Westboro Baptist Church’s Shirley Phelps-Roper, along with several other prominent members, announced on Twitter Sunday that they would be “singing praise to God for the glory of his work in executing his judgment” at the funerals of the Sandy Hook shooting victims.
It is unclear if they will actually be present, as the hate group is known for planning pickets and then not showing up, as they did after the Aurora, Colorado shooting, the Inquisitr reported.
Westboro Baptist Church is known for picketing soldiers’ funerals in protest of gay marriages, which they believe is the source of the world’s evils.
Hackers collective Anonymous responded swiftly to the picketing rumor, posting church members’ information online, including phone numbers and e-mail addresses, msnNOW reported.
There are also efforts being pulled together for counter protests to create “walls of love” around the funeral-goers, including one by Angel Action, a group that has volunteers dress in 10-foot wings to surround and shield the WBC’s targets.
Westboro Baptist Church plans praise gathering outside Sandy Hook Elementary school to celebrate God executing his judgement
“Westboro Baptist Church is planning another attack of hateful words, protesting the funerals of the 20 children and 7 adults who died yesterday at Sandy Hook elementary school,” Taylor Starr and Kelly Shannon, the group’s Sandy Hook organizers, wrote in a posting, according to the Daily Mail. “You can not fight hate with hate, so continuing in Romaine Patterson’s footsteps, if they do come here and try to protest we are going to put forth Angel Action.”
“Let’s not let more hate and sadness attack the already devastated family and friends of those who were lost,” they added.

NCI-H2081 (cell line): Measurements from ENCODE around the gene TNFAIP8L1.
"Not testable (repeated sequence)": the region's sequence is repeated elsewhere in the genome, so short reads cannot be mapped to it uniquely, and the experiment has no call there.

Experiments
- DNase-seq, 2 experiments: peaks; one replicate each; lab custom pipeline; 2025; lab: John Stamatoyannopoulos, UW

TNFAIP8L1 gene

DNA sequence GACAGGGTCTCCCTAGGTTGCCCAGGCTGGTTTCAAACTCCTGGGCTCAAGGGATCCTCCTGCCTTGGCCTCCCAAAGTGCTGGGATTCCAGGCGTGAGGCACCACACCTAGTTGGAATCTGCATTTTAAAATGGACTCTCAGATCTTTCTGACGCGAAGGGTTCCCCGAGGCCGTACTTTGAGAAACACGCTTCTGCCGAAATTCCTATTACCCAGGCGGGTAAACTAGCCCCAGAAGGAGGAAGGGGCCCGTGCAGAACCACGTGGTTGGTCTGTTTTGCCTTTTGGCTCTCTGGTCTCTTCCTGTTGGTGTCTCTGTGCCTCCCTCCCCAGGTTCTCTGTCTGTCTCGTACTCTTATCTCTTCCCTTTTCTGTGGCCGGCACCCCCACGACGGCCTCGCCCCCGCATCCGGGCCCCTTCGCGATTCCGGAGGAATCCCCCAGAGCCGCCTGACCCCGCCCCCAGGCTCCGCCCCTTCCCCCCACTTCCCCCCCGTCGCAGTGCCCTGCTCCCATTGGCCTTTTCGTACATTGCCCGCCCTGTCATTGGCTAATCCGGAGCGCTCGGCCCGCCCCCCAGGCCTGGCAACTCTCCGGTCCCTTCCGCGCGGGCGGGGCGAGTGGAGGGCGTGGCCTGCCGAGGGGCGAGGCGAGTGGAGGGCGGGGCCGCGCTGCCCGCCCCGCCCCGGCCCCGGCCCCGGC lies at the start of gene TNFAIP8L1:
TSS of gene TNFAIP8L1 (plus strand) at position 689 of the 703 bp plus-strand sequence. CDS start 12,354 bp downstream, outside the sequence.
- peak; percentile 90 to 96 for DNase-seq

The Supreme Court ruled that the Church’s picketing of funerals is legal, according to the Examiner, but some cities have passed laws that require protesters to stay a certain distance away from funerals.
Westboro Baptist Church in Topeka, Kansas, announced its plans to protest Steve Jobs’ funeral, sending the message out via Twitter for iPhone.
Westboro Baptist Church leader Margie J. Phelps has announced that the group will picket the Apple co-founder’s funeral, condemning him for “teaching his neighbors to sin.”
Margie J. Phelps, daughter of the small church’s founder and the lawyer who represented the church during their First Amendment case at the Supreme Court, (which Westboro won,) was among the Phelps family members to use Apple products to Tweet about the death of Steve Jobs.
“Westboro will picket his funeral. He had a huge platform; gave God no glory & taught sin,” Margie J. Phelps tweeted Wednesday night on her iPhone.
Westboro Baptist Church announced its plans to protest Steve Jobs’ funeral, sending the message out via Twitter for iPhone
The tweet that has critics pointing out the irony says little more than “He is in hell.” The controversial church seems to be sticking by their words, however, ignoring criticism of the method used to get out their message.
After a number of groups pointed out the irony, Phelps continued to tweet:
“Rebels mad cuz I used iPhone to tell you Steve Jobs is in hell. God created iPhone for that purpose!”
The iPhone-wielding Westboro members seemed unable to find any irony in their embrace of the technology of a man they condemn. One church member even suggested that God was using Jobs to help advance the message of Westboro Baptist Church:
“God used Steve Jobs to create amazing STUFF for WBC to preach,” wrote Shirley Phelps-Roper.
Westboro Baptist Church is mostly made up of Phelps family members but has risen to international infamy because of their funeral protests of celebrities and American soldiers. The church’s members believe that God punishes America for its tolerance of sin, including acceptance of homosexuality.
Westboro Baptist Church, which has become famous for its unofficial “God Hates Fags” slogan, has been at the center of many controversial pickets in recent years, including sending congregation members to protest at the funeral of Elizabeth Edwards. The church also picketed the funerals of those killed in the Arizona shootings, an act many found particularly distasteful.